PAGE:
By Gina Lee
Investing.com – The dollar was up on Monday morning in Asia. However, moves were small as key Asian markets were closed and a slew of central banks, including the U.S. Federal Reserve, prepare to hand down their latest policy decisions.
The U.S. Dollar Index that tracks the greenback against a basket of other currencies inched up 0.06% to 93.282 by 11:16 PM ET (3:16 AM GMT).
The USD/JPY pair inched down 0.01% to 109.95.
Chinese and Japanese markets were closed on Monday. Investors now wait for the Fed to hand down its latest policy decision on Wednesday for clues on the asset tapering and interest rate hike timelines.
“The dollar is having a bit of a rebound,” Westpac analyst Imre Speizer told Reuters, with the U.S. currency drawing support both from an expectation of imminent asset tapering from the Fed and from caution as a rally in global shares starts to cool.
“Everyone is eying the Fed, waiting for a tapering signal, he added.
Central banks in Japan, the U.K., Switzerland, Sweden, Norway, Indonesia, the Philippines, Taiwan, Brazil, South Africa, Turkey and Hungary will also hand down their policy decisions throughout the week.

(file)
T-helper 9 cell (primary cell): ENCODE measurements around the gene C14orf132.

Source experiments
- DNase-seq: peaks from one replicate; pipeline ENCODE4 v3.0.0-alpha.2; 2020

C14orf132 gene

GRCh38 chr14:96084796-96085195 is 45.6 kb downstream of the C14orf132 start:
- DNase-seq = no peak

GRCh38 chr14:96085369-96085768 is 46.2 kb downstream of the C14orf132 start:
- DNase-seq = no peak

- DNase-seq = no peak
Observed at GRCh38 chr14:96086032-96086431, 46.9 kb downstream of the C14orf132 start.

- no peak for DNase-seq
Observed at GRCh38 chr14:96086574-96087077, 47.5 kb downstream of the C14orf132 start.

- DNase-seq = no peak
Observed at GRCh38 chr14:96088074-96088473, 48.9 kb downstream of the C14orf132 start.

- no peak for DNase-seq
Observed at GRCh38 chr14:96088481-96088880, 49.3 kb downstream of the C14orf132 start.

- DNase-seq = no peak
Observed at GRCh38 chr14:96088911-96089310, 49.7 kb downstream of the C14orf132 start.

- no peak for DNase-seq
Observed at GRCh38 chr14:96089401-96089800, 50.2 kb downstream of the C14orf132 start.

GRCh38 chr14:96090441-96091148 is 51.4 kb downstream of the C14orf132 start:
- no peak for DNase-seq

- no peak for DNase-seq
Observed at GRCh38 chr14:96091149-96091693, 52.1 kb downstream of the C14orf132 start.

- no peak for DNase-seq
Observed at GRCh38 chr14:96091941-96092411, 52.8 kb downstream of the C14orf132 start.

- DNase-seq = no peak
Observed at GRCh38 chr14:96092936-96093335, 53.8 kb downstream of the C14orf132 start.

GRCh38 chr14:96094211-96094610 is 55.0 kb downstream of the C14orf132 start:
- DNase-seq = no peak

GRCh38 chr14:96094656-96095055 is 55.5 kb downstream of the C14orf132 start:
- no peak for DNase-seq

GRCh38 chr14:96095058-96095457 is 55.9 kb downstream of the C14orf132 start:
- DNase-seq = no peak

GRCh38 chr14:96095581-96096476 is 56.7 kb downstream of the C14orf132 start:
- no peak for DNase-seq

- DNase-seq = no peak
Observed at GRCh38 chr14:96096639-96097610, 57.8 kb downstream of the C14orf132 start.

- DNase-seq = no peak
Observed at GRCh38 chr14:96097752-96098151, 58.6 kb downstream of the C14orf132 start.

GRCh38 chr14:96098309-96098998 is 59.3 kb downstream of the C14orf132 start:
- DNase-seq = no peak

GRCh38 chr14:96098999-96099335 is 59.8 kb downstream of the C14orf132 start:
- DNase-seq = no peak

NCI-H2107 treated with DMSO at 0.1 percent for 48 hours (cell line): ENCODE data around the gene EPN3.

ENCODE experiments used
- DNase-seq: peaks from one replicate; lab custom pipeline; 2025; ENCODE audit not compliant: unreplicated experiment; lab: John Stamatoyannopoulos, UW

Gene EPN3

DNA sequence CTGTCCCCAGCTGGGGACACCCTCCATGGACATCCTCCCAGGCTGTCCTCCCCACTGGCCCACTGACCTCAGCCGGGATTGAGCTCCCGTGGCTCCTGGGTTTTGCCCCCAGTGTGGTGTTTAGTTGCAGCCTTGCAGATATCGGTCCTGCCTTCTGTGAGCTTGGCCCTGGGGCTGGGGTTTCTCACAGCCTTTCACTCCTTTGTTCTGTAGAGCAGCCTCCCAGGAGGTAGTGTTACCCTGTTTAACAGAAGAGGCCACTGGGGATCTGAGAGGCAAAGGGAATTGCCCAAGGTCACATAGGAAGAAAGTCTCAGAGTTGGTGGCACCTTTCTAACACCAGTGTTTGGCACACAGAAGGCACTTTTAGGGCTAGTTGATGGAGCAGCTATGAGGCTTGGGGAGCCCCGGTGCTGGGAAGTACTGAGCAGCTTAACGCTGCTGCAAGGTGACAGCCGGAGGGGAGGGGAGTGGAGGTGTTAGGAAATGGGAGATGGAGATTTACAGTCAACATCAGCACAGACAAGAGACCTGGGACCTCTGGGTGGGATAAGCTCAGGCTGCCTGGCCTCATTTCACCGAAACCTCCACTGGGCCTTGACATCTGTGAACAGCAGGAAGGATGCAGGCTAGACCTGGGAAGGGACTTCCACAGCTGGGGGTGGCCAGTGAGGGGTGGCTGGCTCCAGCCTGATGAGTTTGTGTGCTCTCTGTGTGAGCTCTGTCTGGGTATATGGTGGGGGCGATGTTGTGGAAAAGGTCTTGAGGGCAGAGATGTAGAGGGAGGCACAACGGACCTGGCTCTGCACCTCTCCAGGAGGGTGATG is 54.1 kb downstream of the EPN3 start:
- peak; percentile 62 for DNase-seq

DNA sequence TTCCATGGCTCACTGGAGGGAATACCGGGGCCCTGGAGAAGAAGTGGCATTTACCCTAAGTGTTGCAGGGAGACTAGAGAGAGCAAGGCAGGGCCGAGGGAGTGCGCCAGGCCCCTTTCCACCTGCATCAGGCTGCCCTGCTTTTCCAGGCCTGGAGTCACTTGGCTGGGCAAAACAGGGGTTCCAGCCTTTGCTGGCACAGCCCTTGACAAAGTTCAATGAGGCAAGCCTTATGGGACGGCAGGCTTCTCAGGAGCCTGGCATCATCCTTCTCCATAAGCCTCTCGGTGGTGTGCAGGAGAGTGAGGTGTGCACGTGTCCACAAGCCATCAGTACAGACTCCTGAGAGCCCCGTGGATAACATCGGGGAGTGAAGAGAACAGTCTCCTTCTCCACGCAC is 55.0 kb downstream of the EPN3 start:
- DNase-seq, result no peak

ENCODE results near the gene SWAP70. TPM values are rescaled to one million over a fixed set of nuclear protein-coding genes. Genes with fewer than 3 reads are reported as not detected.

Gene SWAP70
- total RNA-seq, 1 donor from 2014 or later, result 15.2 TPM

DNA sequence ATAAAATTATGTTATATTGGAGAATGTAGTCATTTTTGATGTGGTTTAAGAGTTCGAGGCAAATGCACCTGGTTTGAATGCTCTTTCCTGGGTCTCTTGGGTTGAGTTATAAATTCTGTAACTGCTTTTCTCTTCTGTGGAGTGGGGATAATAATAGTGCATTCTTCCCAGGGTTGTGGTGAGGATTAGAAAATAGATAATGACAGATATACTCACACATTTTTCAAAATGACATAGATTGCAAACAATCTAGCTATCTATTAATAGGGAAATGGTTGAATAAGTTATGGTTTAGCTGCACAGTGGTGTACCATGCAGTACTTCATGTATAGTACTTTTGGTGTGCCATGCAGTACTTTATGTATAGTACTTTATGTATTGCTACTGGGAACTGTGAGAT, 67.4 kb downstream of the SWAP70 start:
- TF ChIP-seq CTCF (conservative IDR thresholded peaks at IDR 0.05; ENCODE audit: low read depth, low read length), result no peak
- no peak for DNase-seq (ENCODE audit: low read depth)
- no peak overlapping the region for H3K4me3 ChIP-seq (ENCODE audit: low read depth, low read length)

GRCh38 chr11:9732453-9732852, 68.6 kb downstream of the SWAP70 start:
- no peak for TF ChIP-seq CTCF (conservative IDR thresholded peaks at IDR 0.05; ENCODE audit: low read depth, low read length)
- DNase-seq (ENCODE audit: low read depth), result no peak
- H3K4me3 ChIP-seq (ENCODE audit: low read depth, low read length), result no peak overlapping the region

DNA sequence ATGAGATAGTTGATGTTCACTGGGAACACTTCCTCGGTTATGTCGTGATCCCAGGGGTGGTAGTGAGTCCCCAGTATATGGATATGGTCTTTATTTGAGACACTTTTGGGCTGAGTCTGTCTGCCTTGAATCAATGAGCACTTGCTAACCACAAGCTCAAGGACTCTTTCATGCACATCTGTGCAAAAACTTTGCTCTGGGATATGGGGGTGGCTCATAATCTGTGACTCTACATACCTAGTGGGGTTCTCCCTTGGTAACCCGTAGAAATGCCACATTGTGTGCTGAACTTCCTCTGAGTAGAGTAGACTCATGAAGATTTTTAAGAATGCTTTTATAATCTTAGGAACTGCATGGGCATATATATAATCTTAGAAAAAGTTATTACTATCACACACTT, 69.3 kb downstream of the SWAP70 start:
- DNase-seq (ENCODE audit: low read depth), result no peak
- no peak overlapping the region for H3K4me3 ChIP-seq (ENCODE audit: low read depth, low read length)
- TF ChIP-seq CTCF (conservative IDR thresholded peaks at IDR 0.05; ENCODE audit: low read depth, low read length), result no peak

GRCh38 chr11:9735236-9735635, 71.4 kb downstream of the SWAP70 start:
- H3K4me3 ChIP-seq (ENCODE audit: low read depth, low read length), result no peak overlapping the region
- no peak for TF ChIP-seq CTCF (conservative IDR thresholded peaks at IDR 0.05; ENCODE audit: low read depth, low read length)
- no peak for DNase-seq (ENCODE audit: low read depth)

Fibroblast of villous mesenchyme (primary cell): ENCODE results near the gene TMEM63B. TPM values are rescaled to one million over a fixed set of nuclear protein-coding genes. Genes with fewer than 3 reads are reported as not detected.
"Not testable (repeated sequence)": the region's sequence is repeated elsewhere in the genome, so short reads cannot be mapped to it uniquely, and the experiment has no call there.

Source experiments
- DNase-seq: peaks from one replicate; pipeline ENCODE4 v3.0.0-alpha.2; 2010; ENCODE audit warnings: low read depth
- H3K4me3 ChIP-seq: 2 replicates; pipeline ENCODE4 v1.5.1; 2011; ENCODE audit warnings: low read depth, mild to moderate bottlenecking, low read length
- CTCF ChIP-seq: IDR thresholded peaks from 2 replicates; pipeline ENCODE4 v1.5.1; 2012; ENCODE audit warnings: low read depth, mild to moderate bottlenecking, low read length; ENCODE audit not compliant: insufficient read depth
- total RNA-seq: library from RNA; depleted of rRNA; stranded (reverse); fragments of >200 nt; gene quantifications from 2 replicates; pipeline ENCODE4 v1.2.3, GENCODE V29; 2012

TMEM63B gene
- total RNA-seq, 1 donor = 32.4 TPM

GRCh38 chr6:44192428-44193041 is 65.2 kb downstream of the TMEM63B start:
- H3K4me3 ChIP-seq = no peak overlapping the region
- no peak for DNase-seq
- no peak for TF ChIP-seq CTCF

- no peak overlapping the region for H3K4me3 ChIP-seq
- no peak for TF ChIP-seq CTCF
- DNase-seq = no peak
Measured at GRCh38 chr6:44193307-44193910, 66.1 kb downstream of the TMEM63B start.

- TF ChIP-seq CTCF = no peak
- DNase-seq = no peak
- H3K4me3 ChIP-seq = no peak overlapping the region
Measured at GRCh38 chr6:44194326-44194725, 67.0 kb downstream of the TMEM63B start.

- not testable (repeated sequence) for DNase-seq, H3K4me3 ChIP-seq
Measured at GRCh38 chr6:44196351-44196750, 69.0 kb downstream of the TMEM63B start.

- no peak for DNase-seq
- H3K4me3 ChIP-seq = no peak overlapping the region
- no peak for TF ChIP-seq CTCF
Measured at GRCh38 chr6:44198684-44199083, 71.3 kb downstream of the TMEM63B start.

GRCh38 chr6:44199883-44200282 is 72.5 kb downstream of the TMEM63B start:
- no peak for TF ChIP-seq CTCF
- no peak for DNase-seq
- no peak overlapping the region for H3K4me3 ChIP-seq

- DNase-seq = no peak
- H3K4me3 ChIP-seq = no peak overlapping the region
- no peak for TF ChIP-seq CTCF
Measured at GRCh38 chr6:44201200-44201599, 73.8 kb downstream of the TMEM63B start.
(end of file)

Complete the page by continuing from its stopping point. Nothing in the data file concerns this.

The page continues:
It would only take two Fed members to change their minds for the “dot plot” of median projections to reflect hikes in 2022, according to BDSwiss’s Marshall Gittler.
“So it’s quite possible that they go from forecasting no rate rises in 2022 to at least one. Similarly, they are now forecasting two hikes in 2023 that could easily go to three as well,” he told Reuters.
The Canadian dollar was on a downward trend ahead of the federal election later in the day. Incumbent Prime Minister Justin Trudeau is widely predicted to win, but will likely lead a minority leader.
Voters in Germany will also cast their ballots on Sep. 26.
In Asia Pacific, the Chinese yuan came under pressure offshore, with the focus on whether China Evergrande Group (HK:3333) will be able to make good on its bond interest payment of $83.5 million due on Thursday. China’s slowing economic recovery and recent regulatory tightening also added pressure to the yuan.